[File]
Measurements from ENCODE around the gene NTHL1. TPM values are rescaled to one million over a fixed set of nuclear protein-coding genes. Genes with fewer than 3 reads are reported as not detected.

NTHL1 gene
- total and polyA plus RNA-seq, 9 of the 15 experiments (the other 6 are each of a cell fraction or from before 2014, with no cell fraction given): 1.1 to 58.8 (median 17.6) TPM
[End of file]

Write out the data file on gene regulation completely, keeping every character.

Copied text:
Measurements from ENCODE around the gene NTHL1. TPM values are rescaled to one million over a fixed set of nuclear protein-coding genes. Genes with fewer than 3 reads are reported as not detected.

NTHL1 gene
- total and polyA plus RNA-seq, 9 of the 15 experiments (the other 6 are each of a cell fraction or from before 2014, with no cell fraction given): 1.1 to 58.8 (median 17.6) TPM